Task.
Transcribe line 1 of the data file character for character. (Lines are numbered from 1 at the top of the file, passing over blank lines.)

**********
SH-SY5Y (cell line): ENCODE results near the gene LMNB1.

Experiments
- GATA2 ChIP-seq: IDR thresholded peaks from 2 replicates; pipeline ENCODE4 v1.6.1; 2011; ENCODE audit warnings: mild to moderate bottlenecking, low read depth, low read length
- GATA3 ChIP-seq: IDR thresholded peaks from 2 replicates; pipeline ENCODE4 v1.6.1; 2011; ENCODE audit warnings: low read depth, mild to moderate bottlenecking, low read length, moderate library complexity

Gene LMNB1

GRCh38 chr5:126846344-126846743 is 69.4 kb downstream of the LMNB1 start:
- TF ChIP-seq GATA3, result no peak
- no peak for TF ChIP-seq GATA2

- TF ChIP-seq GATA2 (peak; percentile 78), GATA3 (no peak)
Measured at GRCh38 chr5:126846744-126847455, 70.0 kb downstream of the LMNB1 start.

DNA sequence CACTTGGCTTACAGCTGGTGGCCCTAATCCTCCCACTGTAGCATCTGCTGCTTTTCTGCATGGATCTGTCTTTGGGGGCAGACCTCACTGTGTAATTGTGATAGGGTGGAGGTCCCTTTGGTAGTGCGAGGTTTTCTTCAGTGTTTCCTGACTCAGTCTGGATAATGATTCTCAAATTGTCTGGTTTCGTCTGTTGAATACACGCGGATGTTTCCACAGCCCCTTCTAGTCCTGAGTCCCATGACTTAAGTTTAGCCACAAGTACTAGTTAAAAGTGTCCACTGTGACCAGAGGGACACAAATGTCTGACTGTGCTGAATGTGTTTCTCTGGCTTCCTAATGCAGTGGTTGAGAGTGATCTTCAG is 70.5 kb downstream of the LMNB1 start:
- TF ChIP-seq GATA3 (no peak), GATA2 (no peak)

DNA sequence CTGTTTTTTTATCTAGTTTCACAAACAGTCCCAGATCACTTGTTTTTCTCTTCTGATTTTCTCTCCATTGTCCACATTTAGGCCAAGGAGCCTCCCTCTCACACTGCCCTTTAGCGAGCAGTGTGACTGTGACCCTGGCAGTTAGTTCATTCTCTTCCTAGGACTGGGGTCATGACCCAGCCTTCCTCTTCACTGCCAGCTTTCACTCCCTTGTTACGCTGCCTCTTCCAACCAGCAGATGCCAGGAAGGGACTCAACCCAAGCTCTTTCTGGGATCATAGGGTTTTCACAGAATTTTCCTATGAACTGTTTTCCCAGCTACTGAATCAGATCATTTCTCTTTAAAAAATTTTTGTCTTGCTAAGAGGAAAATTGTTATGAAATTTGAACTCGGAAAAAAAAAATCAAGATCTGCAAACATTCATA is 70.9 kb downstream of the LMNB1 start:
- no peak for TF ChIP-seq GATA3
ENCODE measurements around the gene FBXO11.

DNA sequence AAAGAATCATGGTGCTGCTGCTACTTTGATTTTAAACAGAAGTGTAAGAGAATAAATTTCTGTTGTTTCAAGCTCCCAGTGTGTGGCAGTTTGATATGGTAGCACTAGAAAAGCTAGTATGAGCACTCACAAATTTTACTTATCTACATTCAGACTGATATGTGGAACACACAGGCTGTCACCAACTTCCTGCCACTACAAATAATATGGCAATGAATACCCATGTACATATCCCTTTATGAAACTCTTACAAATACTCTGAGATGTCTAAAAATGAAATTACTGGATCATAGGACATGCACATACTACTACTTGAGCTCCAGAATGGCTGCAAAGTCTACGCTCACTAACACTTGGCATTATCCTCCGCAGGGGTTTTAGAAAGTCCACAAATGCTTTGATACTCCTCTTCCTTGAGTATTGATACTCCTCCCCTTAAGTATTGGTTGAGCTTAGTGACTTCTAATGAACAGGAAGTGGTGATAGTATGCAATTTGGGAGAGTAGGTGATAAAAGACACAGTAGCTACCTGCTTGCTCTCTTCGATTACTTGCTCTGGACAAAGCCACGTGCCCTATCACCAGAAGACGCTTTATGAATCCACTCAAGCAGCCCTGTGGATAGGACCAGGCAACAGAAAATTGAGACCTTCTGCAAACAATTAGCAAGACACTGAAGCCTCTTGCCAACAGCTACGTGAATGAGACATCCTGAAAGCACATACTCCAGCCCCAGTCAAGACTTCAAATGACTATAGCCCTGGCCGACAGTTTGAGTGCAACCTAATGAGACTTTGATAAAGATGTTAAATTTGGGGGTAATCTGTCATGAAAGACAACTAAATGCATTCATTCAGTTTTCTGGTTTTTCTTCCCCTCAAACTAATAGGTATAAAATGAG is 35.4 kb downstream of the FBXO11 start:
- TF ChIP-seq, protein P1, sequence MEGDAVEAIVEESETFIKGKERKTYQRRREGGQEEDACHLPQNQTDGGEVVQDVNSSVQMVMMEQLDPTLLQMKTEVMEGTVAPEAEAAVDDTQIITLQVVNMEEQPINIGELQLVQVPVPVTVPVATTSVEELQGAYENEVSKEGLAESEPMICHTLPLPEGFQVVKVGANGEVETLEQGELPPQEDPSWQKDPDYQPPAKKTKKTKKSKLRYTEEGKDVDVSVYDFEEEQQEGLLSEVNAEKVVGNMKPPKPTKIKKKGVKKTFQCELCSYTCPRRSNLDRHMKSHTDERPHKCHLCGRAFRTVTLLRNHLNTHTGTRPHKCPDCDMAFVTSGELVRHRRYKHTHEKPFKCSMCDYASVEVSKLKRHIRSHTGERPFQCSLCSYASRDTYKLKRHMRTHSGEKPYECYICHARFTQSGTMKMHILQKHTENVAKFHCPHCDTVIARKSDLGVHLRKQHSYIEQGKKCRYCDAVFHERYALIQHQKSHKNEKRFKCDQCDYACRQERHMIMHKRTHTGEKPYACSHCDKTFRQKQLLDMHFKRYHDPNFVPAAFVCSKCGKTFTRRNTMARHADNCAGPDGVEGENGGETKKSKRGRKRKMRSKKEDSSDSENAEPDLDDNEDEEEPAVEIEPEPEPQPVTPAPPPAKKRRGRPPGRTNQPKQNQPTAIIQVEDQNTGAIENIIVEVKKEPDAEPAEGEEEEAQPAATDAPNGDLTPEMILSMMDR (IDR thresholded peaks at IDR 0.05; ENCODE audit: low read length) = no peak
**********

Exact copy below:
SH-SY5Y (cell line): ENCODE results near the gene LMNB1.